Canadian heavy crude reaching U.S. Gulf Coast refineries higher than estimates: IHS Markit

Supplies of heavy crude from the Canadian oilsands are increasingly reaching the U.S. Gulf Coast and by 2020 could supply a full one-third of its refining market, says a new report from IHS Markit.

Analysts believe there is already over 800,000 bbls/d of Canadian heavy crude reaching the massive refining cluster, which they admit is much higher than other estimates.

“IHS Markit believes that Canadian heavy oil imports may be simply ‘stopping off’ at Cushing, OK in the U.S. Midwest—where they have already exceeded demand in that market—before being rerouted to the Gulf coast. Due to the way imports are often tracked, these imports would be counted as having been delivered into Cushing rather than to their final destination,” IHS Markit said in a statement announcing the report Looking South: A Canadian Perspective on the U.S. Gulf Coast Heavy Oil Market.

The U.S. Gulf Coast is home to the world’s highest concentration of heavy oil refineries and more than 90 percent of the heavy oil supplied to them comes from imports, analysts note.

Supplies from some traditional sources of these imports are waning. Over the past five years, production from Mexico and Venezuela has declined by nearly 1 million bbls/d, increasing the need for Canadian heavy crude oil of similar quality, the report says.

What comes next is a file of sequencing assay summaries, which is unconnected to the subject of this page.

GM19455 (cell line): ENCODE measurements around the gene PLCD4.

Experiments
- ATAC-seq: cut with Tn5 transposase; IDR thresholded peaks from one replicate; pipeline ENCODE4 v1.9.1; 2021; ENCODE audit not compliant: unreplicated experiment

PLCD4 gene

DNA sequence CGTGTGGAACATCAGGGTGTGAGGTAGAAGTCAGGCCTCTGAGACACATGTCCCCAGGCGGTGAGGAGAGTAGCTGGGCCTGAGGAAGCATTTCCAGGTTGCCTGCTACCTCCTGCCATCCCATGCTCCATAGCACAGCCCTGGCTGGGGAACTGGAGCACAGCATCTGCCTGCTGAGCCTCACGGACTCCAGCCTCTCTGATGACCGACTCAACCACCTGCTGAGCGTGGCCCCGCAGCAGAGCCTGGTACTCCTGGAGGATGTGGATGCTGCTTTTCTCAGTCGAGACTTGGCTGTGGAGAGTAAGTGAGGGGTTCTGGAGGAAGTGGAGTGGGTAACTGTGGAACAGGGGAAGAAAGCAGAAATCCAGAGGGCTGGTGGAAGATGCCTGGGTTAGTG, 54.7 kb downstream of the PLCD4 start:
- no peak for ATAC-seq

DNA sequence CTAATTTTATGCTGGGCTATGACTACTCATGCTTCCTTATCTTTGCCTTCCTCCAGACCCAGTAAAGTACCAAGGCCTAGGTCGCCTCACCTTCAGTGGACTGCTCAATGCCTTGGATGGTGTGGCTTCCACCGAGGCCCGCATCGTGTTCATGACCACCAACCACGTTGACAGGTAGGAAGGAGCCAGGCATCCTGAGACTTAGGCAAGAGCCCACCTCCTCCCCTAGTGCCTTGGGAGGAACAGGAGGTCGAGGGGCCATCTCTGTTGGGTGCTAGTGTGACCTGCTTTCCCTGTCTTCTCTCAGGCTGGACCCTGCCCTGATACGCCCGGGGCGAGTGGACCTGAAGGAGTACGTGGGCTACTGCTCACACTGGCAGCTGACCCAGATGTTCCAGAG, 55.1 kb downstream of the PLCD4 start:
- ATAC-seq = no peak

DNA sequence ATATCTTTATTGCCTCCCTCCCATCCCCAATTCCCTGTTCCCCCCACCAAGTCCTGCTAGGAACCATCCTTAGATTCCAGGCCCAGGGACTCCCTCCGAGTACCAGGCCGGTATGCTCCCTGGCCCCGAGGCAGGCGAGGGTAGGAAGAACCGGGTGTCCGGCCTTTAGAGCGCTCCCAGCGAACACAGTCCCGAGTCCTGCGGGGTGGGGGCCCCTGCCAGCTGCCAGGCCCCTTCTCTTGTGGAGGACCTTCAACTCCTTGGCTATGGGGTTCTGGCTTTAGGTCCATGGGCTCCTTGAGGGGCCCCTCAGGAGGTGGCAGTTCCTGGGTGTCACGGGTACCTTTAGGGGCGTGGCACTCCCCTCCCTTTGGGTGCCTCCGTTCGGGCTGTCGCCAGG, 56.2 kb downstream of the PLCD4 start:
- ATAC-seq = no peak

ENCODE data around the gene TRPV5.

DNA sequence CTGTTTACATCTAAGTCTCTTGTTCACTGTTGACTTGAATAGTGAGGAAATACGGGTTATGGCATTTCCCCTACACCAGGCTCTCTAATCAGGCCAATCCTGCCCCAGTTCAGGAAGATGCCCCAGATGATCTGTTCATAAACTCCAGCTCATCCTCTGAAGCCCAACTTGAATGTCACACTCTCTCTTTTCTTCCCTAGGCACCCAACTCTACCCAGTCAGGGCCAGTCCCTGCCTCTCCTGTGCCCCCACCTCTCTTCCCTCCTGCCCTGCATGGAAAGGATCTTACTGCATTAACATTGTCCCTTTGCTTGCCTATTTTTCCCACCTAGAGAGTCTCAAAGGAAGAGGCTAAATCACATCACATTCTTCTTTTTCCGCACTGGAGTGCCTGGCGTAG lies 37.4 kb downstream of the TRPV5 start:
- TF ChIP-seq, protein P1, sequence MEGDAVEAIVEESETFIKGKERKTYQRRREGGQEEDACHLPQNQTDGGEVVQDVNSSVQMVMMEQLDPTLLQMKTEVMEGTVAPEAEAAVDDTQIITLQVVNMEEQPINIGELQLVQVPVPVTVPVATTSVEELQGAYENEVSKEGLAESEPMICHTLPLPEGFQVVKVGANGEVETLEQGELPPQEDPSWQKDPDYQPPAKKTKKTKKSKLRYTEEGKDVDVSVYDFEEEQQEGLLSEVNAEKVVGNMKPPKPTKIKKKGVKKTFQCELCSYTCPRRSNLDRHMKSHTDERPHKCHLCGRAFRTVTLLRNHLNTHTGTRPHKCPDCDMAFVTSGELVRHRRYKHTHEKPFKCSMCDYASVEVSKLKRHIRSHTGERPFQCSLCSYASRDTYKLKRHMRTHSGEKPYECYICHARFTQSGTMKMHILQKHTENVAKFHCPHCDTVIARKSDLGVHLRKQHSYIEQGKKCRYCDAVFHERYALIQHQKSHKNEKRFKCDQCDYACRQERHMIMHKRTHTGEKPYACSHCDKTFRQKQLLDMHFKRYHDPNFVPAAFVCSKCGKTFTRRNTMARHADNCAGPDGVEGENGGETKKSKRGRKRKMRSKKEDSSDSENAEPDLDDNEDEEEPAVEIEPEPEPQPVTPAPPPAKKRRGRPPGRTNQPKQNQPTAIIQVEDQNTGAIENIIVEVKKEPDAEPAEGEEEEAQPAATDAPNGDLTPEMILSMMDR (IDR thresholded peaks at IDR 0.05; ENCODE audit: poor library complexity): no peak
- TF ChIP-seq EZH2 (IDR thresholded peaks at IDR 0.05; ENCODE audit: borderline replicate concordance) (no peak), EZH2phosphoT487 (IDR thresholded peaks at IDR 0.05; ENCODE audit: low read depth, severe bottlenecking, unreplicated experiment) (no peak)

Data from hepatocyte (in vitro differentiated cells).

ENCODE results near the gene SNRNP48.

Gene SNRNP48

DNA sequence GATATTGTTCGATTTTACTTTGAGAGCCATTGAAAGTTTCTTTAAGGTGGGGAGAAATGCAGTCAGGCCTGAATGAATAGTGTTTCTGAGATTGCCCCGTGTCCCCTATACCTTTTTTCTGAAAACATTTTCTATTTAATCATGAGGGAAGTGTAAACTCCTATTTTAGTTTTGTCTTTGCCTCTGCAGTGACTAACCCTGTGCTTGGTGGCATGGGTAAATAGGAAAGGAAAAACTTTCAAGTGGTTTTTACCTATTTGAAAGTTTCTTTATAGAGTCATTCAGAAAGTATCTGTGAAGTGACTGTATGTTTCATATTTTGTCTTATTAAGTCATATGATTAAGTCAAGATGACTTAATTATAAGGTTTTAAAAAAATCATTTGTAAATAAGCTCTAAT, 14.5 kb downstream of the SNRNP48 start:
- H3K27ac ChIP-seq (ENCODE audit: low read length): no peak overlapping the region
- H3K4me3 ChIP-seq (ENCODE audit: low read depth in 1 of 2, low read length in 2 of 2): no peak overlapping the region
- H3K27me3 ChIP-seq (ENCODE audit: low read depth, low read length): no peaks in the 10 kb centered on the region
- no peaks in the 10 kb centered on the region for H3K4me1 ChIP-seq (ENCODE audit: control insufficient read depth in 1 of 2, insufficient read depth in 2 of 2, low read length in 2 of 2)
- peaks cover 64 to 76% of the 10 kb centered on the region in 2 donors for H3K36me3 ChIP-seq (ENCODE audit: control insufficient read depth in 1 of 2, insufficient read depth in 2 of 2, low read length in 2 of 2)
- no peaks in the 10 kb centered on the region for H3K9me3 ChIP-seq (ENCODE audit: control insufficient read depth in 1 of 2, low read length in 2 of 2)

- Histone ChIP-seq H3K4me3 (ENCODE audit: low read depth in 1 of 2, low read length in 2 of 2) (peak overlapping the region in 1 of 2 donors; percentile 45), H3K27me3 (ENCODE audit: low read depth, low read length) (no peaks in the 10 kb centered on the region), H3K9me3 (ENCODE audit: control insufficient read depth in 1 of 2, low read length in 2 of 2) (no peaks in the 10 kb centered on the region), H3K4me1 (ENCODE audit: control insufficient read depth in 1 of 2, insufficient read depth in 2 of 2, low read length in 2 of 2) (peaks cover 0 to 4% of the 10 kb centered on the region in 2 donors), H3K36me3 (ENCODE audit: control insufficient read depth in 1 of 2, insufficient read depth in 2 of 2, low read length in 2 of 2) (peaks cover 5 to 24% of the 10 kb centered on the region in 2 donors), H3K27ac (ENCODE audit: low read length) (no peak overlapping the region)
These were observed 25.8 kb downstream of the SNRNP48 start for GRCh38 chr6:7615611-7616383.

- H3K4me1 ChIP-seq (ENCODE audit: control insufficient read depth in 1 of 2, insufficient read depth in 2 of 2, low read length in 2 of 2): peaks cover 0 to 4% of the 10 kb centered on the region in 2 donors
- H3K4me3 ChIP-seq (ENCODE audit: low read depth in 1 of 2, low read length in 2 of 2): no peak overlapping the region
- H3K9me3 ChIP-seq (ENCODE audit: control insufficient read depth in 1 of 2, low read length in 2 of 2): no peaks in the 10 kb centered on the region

“With supply overtaking demand in the U.S. Midwest and traditional sources of offshore heavy supply to the Gulf Coast in decline, Canadian supply has become an obvious and attractive alternative,” said IHS Markit executive director Kevin Birn.

But there are risks to increasing Canada’s already sizeable reliance on the U.S. oil market, the report says.

For example, if new long-distance export pipelines are delayed, or if Canadian or other heavy oil supply is more prolific than anticipated, Canada may have to compete more aggressively for market share in the United States—something it has not yet had to do.

“The reality is that Canada—the 5th largest oil producer in the world—maintains an almost singular reliance on one market,” Birn said. “Such a situation is unique in the world and will always carry associated concerns.”

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